A Lewis and Clark Corps of Discovery Themed Family Style Unit Study for Homeschool Morning Time and More
These Lewis &
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English Language Arts
Read Aloud Living Picture Books
The Picture Book of Lewis and Clark by David A. Adler (illustrated by Ronald Himler) is the perfect introduction to your Lewis and Clark unit study. It has short biographies of both captains and a brief background of the Louisana Purchase before detailing the expedition.
Bad River Boys: A Meeting of the Lakota Sioux with Lewis and Clark by Virginia Driving Hawk Sneve was written by a member of the Sioux Tribe and based upon Captain Clark’s journal. The author describes what 3 young boys might have seen and heard during the
The Picture Book of Sacagawea by David A. Adler (illustrated by Dan Brown) tells the little bits that are known of Sacagawea’s life before and after the expedition with Lewis and Clark. This book also describes how Sacagawea was vital to the success of the expedition. (The author’s note at the end states that there is conflicting evidence regarding when and where she died. Most of the other sources state that she died after her daughter was born.) Some sources spell Sacagawea with a “j” instead of a “g”, but most historians today agree that the hard “g” sound is more consistent with her Native American name’s pronun
Lewis and Clark: A Prairie Dog for the President by Shirley Raye Redmond describes the hilarious ways the member of the Corps of Discovery tried to catch a prairie dog. They finally succeeded and sent the prairie dog on an adventure of his own to meet President Jefferson.
Read Aloud Living Books
Pick one of the two following books for a read aloud. You’ll use this read aloud biography for a literary analysis type of book report for 2nd and 3rd graders.
Sacagawea: American Pathfinder by Flora Warren Seymour is from the Childhood of Famous Americans series. This book begins as an imagined account of what Sacagawea’s life was like before the Lewis and Clark Expedition. This book has been republished under the name Sacagawea: History’s All-Stars, it’s the same book and same author, just with a different cover and name. My early elementary
Meriwether Lewis: Off the Edge of the Map by Janet and Geoff Benge is one of the Heroes of History series. This biography of Lewis starts off during his childhood and is told in an engaging narrative story format. Audible has the audiobook version, which is free with an Audible trial.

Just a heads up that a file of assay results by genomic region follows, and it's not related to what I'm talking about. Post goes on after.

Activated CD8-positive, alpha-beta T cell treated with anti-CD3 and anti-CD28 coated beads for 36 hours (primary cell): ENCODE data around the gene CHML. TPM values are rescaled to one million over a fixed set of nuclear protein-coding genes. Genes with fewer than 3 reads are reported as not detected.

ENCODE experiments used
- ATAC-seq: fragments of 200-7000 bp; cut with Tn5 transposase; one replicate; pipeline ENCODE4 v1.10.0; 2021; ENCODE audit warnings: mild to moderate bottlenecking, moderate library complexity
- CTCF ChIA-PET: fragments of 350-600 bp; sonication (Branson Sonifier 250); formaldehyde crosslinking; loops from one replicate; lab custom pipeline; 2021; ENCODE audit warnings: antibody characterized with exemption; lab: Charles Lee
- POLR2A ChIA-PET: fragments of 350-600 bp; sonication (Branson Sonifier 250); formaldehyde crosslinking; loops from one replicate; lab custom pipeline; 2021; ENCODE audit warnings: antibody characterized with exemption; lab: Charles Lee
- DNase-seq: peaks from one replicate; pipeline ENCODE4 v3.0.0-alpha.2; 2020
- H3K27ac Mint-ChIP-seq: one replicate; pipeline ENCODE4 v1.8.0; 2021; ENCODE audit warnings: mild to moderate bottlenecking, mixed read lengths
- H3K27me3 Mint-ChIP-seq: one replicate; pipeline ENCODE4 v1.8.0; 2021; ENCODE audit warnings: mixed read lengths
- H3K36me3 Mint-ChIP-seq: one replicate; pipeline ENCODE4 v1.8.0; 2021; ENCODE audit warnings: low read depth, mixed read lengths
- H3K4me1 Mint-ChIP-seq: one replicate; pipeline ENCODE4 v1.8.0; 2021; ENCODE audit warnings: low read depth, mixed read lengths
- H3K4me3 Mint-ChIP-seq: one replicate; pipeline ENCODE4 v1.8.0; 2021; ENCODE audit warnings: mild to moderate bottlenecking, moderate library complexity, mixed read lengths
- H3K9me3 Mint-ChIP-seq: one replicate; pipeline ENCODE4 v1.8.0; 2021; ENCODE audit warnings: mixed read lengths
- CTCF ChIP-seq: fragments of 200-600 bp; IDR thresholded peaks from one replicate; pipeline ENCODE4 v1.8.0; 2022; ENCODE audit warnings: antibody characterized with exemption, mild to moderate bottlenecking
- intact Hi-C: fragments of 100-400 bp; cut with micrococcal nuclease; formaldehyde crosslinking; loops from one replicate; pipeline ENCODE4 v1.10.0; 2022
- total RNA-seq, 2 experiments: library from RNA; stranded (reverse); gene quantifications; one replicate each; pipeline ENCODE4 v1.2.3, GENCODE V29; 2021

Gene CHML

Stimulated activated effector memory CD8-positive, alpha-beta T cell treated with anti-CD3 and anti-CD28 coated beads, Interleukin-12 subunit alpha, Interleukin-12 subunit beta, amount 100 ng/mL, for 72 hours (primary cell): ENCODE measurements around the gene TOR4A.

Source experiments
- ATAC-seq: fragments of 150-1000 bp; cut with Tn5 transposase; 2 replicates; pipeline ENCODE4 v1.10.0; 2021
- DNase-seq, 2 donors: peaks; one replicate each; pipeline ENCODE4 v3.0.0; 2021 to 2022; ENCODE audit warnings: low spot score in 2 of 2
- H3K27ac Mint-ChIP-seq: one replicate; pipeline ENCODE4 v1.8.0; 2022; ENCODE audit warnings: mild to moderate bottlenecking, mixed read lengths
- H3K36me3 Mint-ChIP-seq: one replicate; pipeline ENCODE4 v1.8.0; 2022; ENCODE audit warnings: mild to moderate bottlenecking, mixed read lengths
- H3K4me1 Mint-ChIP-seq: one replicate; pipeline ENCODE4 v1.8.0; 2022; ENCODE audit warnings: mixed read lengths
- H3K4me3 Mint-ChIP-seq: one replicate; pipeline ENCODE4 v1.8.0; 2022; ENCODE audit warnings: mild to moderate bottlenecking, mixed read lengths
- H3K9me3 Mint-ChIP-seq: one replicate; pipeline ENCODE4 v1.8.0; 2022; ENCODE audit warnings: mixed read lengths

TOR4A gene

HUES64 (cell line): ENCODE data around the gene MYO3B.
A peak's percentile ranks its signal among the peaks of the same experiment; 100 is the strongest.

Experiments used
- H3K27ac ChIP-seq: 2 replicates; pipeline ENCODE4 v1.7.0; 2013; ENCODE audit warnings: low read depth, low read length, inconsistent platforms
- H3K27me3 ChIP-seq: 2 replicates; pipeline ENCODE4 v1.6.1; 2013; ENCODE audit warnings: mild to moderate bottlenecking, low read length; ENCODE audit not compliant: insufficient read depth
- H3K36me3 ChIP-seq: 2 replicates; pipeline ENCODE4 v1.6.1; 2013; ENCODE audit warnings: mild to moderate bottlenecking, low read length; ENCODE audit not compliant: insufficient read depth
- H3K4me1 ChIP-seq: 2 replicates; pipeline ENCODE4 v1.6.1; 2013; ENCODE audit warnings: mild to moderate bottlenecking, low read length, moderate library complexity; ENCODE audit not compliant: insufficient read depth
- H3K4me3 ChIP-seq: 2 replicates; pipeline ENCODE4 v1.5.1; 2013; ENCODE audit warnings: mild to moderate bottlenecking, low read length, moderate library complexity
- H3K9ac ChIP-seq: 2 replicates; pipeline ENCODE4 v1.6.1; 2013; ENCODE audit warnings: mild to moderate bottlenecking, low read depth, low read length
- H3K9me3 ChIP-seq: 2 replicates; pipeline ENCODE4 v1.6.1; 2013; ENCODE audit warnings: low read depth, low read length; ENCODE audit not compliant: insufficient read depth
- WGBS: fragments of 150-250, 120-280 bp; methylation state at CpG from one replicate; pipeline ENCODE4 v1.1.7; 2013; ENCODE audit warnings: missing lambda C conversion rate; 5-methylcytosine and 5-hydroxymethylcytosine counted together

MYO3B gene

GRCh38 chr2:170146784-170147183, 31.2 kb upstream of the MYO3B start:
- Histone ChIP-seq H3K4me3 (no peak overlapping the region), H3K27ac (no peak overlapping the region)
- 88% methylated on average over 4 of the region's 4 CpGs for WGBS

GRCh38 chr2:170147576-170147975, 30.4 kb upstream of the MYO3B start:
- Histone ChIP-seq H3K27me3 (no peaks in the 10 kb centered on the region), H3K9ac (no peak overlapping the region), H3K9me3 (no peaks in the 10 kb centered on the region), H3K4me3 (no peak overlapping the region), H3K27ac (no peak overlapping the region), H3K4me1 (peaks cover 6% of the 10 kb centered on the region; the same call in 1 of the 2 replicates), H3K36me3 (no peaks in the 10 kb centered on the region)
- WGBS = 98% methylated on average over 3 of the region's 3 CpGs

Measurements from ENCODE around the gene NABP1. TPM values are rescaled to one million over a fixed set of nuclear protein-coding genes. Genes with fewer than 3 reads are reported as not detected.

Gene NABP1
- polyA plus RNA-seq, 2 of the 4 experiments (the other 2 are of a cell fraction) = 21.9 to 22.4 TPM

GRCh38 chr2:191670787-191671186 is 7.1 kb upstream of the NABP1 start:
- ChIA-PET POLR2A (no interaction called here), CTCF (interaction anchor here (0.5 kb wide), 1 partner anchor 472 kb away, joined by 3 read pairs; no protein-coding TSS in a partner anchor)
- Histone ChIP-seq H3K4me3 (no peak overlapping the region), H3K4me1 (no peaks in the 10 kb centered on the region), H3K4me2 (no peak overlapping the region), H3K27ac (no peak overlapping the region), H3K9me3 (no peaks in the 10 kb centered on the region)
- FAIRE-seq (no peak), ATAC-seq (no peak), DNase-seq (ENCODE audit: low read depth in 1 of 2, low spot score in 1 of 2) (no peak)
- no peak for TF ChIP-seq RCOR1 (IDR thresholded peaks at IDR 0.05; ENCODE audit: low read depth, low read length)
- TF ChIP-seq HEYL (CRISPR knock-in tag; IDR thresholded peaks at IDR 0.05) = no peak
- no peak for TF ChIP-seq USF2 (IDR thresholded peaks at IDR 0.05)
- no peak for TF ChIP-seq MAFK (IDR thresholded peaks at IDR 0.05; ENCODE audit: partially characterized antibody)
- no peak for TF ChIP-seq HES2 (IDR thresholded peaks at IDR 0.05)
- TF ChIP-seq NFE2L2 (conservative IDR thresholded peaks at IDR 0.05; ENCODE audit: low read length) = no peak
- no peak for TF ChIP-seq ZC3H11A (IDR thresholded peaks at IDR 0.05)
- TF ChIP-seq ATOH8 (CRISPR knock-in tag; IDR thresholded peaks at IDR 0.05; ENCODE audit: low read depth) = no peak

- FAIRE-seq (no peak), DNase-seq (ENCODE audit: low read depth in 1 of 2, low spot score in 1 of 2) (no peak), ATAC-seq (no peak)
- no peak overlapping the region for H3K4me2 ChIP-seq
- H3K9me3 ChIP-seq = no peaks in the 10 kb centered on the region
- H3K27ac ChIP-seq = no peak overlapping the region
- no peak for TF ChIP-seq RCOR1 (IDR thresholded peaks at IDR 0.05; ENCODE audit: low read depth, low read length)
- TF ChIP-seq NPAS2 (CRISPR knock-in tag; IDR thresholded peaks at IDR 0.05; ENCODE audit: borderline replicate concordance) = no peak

Raven Steals the Light is a Native American folktale from the Haida people of the Pacific Northwest coast of North America. Stories Podcast shares their audio version of this Native American creation tale here.
Literary Analysis of a Biography
Use the Lewis and Clark Biography Report Form for a literary analysis of the book you chose for Read Aloud. You can either have your children answer orally or for older students, in writing. Get the Lewis and Clark Biography Report Form for Primary Students in the Free Resource Library.
Research: We used The Lewis and Clark Expedition (A Kaleidoscope Kids Book) by Carol A. Johmann as our spine for researching the historical figures from the expedition. Going Along With Lewis & Clark by Barbara Fifer is another good source. Most non-fiction books about the expedition from your local library should cover the information your child needs for this research writing project. Grab the Corps of Discovery Report Forms for Primary Learners from the Free Resource Library.
One of the main missions of the expedition was to describe the plants and animals that were “new” to the white men. They sent scientific descriptions of 122 animals and 178 plants to President Jefferson as a result of their exploratory trip. Have your kids memorize this poem from Christina Rossetti: Hurt No Living Thing.
Copywork and narration are a real-life way to work on grammar skills. Use the Lewis and Clark Narration for Primary Learners from the Free Resource Library. After your child has written the sentence from dictation, let her see the original to check it with her work. Have her correct her work, so that she knows how it should look. As an extension of the narration, have him find the nouns and verbs in each sentence. My kids loved the grammar videos from School House Rock to help them remember the parts of speech.
This week, work on segmenting syllables with your little ones. An easy way to explain it to preschoolers and kindergartners is to tell them that different words have different numbers of claps. Say “cat” and clap once as you’re saying it. Next, say “eagle” while clapping twice, once on each syllable. Say “elephant” and clap for each of the three syllables. The animal pictures for this task all have one or two syllables. Help your child decide if the animal name has one or two claps and place them on the chart. Get the Lewis and Clark Animal Names Syllable Sort pages from the Free Resource Library.
Try this hands-on spelling practice for your kinetic learners. Place either play-doh or kinetic moon sand in a tray or plastic pencil case. Use alphabet stamps to make words in the play-doh or sand.
Use the Primary Lewis and Clark Vocabulary Cards from the Free Resource Library to learn new Lewis and Clark themed words like “
The 122 animals that Lewis and Clark cataloged on their journey all belonged to the Kingdom Animalia, Phylum Chordata, which just means that they were all animals with spines (or vertebrae). Help your